You are out of date if you still using cash in China
Almost everyone in major mainland Chinese cities is using a smartphone to pay for just about everything. At restaurants, a waiter will ask if you want to use WeChat or Alipay — the two smartphone payment options — before bringing up cash as a third, remote possibility.
Just as startling is how quickly the transition has happened. Only three years ago there would be no question at all, because everyone was still using cash.
“From a tech standpoint, this is probably one of the single most important innovations that has happened first in China, and at the moment it’s only in China,” said Richard Lim, managing director of venture capital firm GSR Ventures.
There are certain parts of the Chinese internet that have to be seen to be believed. Coming from outside the country, it’s hard to comprehend that Facebook or Google can be completely blocked until you are forced to do without them. It’s tough to fathom how CRItical the messenger app WeChat is for everyday life until the sixth person of the day asks to scan your QR code — a sort of bar code — to connect the two of you.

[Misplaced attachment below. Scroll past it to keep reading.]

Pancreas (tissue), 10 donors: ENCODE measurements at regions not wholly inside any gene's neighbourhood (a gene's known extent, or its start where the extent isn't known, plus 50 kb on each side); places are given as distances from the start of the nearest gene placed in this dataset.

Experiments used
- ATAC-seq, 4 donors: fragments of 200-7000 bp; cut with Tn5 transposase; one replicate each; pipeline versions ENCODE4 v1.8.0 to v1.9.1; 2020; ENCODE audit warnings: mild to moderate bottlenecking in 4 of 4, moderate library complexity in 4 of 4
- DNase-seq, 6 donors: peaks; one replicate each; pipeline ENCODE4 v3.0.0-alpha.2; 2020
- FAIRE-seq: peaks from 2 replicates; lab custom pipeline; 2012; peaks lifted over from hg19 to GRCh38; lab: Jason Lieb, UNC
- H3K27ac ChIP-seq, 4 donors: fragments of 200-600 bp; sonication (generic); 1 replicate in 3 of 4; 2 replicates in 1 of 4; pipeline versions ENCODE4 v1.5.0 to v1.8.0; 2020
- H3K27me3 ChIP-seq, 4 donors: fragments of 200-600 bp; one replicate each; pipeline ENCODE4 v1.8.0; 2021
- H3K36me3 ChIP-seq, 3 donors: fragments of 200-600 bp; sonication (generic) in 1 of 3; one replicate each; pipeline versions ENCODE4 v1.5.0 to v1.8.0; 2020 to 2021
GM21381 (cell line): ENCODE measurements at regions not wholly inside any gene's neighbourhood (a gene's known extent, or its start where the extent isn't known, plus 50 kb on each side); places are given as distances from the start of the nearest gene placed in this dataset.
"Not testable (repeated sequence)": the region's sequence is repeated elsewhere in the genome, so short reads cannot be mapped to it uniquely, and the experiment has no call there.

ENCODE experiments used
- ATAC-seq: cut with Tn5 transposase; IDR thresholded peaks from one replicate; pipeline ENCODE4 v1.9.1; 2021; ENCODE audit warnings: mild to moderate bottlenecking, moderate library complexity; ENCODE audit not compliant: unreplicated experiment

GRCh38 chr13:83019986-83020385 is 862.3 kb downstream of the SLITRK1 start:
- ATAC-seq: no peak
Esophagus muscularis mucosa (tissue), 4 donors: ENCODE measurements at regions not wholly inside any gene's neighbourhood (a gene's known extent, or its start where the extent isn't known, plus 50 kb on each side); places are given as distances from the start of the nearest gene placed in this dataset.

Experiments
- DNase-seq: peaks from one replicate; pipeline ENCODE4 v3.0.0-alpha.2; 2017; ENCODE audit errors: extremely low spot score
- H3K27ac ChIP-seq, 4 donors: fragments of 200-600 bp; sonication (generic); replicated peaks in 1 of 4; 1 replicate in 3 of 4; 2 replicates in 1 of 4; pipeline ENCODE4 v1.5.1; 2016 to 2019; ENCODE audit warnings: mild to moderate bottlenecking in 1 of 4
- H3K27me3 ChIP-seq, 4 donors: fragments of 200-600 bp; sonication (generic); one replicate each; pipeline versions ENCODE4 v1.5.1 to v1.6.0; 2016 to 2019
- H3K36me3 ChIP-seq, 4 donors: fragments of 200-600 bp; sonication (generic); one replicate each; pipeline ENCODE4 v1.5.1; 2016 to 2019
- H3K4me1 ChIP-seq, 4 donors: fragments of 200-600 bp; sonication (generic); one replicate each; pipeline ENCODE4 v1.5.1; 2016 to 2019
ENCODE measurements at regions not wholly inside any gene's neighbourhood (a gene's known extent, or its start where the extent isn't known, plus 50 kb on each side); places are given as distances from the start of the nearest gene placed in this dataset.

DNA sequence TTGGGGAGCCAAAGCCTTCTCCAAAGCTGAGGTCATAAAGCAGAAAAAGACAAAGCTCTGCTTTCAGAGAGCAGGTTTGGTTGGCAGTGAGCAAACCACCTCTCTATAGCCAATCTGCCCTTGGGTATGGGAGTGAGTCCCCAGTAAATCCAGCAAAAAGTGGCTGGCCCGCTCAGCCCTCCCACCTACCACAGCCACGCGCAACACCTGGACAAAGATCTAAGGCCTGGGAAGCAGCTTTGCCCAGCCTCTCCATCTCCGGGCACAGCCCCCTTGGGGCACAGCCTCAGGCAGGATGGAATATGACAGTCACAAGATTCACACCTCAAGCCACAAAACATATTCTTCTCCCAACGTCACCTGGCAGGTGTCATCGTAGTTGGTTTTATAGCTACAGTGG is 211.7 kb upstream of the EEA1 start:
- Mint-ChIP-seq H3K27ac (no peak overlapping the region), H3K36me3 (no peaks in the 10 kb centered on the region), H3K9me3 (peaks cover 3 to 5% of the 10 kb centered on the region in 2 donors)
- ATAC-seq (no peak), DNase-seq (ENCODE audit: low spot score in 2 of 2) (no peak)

At coffee shops and restaurants, I held up lines as I fumbled out my wallet and peeled off the bills to give the cashier. If I was hungry I had to go outside and find a restaurant, while bowls of noodles, groceries and coffee materialized at our office, ordered by my colleagues and paid for on the phone. If I had to get somewhere, I couldn’t use my phone to unlock one of the ubiquitous bicycles that are a part of China’s bike-sharing craze.
Even the buskers were apparently ahead of me. Enterprising musicians playing on the streets of a number of Chinese cities have put up boards with QR codes so that passers-by can simply transfer them tips directly.
“It has become the default way of life now,” said Shiv Putcha, an analyst with the research firm IDC.